No my account hasn’t been hacked and your eyes aren’t deceiving you, this really is a rosé recommendation from yours truly.  “But how can a Sauvignon make rosé?” I hear you ask – well it all depends on which Sauvignon is used – and this is a blend of both the familiar Sauvignon Blanc and its less well known sibling Sauvignon Gris.  The colour comes from the skins of the latter which are grey~pink, but as they are paler than black grapes usually used to make rosé then they need more maceration time.  The grapes are sourced from four different wine regions of France and blended to make a complex, delicious wine.  It has lovely soft and inviting strawberry flavours, but with a slight edge to stop it being flabby.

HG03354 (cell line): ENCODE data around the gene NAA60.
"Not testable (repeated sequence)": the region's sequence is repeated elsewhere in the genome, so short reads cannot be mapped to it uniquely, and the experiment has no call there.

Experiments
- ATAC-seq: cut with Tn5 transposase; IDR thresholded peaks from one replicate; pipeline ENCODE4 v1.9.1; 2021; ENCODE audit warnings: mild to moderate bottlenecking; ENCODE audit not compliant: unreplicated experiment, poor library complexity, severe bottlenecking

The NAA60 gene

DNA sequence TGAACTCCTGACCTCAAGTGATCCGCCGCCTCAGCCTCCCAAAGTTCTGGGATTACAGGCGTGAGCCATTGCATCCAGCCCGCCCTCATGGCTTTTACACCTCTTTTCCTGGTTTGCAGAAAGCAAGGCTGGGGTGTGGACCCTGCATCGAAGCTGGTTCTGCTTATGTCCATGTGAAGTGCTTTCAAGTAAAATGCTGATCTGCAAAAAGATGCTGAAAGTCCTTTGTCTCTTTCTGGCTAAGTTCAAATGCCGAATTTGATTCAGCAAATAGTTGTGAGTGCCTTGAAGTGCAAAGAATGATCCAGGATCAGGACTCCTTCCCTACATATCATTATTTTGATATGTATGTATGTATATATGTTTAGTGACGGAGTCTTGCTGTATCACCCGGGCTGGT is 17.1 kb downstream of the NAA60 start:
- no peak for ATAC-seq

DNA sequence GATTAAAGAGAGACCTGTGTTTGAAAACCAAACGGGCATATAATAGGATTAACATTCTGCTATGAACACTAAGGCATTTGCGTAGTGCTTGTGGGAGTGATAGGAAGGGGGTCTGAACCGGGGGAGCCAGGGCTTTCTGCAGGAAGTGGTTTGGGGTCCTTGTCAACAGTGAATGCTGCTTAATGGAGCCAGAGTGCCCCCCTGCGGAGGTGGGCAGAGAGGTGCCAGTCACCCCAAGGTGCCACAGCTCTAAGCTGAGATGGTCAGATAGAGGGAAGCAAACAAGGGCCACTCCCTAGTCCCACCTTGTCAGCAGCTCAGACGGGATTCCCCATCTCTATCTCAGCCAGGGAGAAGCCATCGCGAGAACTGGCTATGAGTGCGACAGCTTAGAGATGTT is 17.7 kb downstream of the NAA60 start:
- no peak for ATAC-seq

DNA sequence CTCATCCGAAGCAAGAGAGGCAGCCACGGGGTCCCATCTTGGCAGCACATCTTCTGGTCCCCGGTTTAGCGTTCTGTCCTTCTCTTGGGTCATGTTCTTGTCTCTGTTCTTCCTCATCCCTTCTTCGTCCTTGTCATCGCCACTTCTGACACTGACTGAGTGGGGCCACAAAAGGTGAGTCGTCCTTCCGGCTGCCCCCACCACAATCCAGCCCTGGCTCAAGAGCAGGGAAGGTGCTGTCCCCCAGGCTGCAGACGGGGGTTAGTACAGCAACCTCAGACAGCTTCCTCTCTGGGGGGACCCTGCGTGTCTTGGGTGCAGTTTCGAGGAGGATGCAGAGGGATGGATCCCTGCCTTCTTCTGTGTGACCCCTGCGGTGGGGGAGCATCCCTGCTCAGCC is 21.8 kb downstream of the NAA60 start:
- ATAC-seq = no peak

Delas Freres Muscat de Beaumes-de-Venise 2015 (15.0%, RRP €15.95 (half bottle) at On The Grapevine, Dalkey)

Muscat

This is a fortified sweet wine which has been made in the southern Rhône for two thousand years!  It is classed as a Vin Doux Naturel, literally a “Natural Sweet Wine”, meaning that its sweetness all comes from the original grapes.  95º grape spirit is added part way through fermentation, killing the yeast and leaving plenty of residual sugar.  Of the hundreds of different Muscats (and Moscatos, Moscatels, Muskatellers etc.) only two can be used:  Muscat blanc à petits grains and Muscat rouge à petits grains, both of which (obviously if you speak French) have small berries, and thus have more intense flavour.

De Bortoli Deen de Bortoli Vat 5 Botrytis Semillion 2009 (11.0%, RRP €13.75 (half bottle) at Wine Online)

Vat 5